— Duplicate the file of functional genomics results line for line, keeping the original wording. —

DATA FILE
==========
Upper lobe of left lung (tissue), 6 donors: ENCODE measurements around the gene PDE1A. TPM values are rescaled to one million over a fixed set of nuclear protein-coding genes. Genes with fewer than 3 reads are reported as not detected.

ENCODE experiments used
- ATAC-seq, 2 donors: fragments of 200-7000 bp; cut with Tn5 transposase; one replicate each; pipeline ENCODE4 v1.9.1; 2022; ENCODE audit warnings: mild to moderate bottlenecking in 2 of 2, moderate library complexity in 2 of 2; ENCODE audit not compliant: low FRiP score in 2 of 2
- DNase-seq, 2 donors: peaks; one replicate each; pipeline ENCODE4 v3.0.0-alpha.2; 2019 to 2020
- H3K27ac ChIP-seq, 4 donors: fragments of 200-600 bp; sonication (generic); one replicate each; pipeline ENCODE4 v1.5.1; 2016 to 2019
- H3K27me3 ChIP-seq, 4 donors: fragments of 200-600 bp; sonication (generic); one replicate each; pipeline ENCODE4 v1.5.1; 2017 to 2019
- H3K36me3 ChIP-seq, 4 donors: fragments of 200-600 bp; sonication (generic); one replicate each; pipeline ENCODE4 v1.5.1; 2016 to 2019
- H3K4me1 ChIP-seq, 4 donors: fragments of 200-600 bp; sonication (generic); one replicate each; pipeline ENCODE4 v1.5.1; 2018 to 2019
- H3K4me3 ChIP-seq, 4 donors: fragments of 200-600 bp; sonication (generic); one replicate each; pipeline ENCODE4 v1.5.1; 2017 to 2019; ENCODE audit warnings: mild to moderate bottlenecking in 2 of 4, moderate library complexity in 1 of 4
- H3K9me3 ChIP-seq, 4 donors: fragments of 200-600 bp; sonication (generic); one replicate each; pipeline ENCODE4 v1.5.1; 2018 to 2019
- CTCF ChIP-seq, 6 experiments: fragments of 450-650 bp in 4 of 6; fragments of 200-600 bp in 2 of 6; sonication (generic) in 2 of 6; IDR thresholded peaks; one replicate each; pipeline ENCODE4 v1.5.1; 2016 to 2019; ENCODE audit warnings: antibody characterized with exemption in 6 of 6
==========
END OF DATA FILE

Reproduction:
Upper lobe of left lung (tissue), 6 donors: ENCODE measurements around the gene PDE1A. TPM values are rescaled to one million over a fixed set of nuclear protein-coding genes. Genes with fewer than 3 reads are reported as not detected.

ENCODE experiments used
- ATAC-seq, 2 donors: fragments of 200-7000 bp; cut with Tn5 transposase; one replicate each; pipeline ENCODE4 v1.9.1; 2022; ENCODE audit warnings: mild to moderate bottlenecking in 2 of 2, moderate library complexity in 2 of 2; ENCODE audit not compliant: low FRiP score in 2 of 2
- DNase-seq, 2 donors: peaks; one replicate each; pipeline ENCODE4 v3.0.0-alpha.2; 2019 to 2020
- H3K27ac ChIP-seq, 4 donors: fragments of 200-600 bp; sonication (generic); one replicate each; pipeline ENCODE4 v1.5.1; 2016 to 2019
- H3K27me3 ChIP-seq, 4 donors: fragments of 200-600 bp; sonication (generic); one replicate each; pipeline ENCODE4 v1.5.1; 2017 to 2019
- H3K36me3 ChIP-seq, 4 donors: fragments of 200-600 bp; sonication (generic); one replicate each; pipeline ENCODE4 v1.5.1; 2016 to 2019
- H3K4me1 ChIP-seq, 4 donors: fragments of 200-600 bp; sonication (generic); one replicate each; pipeline ENCODE4 v1.5.1; 2018 to 2019
- H3K4me3 ChIP-seq, 4 donors: fragments of 200-600 bp; sonication (generic); one replicate each; pipeline ENCODE4 v1.5.1; 2017 to 2019; ENCODE audit warnings: mild to moderate bottlenecking in 2 of 4, moderate library complexity in 1 of 4
- H3K9me3 ChIP-seq, 4 donors: fragments of 200-600 bp; sonication (generic); one replicate each; pipeline ENCODE4 v1.5.1; 2018 to 2019
- CTCF ChIP-seq, 6 experiments: fragments of 450-650 bp in 4 of 6; fragments of 200-600 bp in 2 of 6; sonication (generic) in 2 of 6; IDR thresholded peaks; one replicate each; pipeline ENCODE4 v1.5.1; 2016 to 2019; ENCODE audit warnings: antibody characterized with exemption in 6 of 6